In like grade situations where we've traveled in Calif. Central Coast, was also very concerned on three grades 1st going down and then back up with our power train modest loading and 1/2 fresh water.

In our amazement so far, grade braking was effortless, kept our speed and control VERY comfortable as 1st time down the 6% Conejo Grade. Surprisingly did not touch the TV brakes once! Blew us away.

On way up the grades easy 58-60mph at 3000rpm. Also a pleasant suprize.

You hear many opinions on this forum and thus, trying to determine our own, asked CanAm on our setup and abilities, we were comforted that "the new trucks today have far more ability and your TV is more than able to easily handle the loads described". So far we would agree.
I would only add, that you lock it in on the 4H all wheel drive mode. Makes all the difference down hill.
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Old 05-22-2016, 12:13 PM   #11
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That is a long grade. The rule of thumb while towing is use the same gear to go down a hill that you used to go up the hill. Since you will not have towed up that grade I would use grade breaking and be prepared to shift to a lower gear if it will not hold the speed and are using the break pedal.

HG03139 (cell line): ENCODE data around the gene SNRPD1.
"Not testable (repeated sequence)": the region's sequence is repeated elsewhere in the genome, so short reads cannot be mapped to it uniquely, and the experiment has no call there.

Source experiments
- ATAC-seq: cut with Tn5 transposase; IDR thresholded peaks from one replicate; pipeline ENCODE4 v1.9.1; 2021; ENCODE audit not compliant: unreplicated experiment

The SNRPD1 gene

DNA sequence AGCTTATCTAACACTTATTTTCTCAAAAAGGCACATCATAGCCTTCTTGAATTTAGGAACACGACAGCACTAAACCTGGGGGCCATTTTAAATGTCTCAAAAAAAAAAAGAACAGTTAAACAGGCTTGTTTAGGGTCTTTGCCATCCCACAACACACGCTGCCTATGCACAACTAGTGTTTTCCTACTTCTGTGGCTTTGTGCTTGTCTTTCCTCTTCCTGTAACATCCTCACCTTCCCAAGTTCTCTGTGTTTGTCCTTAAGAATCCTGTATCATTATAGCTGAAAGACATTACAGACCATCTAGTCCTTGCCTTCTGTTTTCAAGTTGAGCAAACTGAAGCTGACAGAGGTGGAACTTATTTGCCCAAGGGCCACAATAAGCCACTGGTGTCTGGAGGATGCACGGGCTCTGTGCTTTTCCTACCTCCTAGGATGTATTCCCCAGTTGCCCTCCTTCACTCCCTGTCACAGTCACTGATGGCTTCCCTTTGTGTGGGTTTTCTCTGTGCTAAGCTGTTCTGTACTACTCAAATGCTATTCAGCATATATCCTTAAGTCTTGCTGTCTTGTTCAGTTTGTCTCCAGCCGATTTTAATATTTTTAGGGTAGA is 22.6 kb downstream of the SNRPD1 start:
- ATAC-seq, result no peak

If I remember correctly that grade does not have runoff ramps.
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Old 05-22-2016, 12:37 PM   #12
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We have the same engine / axle in our 2015 Silverado (standard ...not max trailer package).

The Grade Assist feature works beautifully without any intervention by the driver.

I believe it's a better option than manually downshifting in most cases. The computer does an excellent job of gear selection and protects against over-reving.

For inattentive drivers who don't understand or bother with down-shifting, it probably saves lots of brake pad in the process.
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Old 05-22-2016, 03:37 PM   #13
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I have been down that grade pulling a 12,000 lb trailer with a GMC 2500 Duramax. I manually downshifted even though the the Allison was designed to downshift automatically. My belief is that slower is better on a long steep downgrade, it is a lot easier to pick up speed if needed than to slow down if you get going too fast. A LOT more comfortable too!! Take your time, the truck and gears will save your brakes, trailer and nerves.
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Old 05-22-2016, 04:50 PM   #14
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Remember one thing about grades. They post the overall grade from top to bottom that does not mean you will not encounter steeper sections on the way down. So don't gear up just because it seamed to level out there is more to come.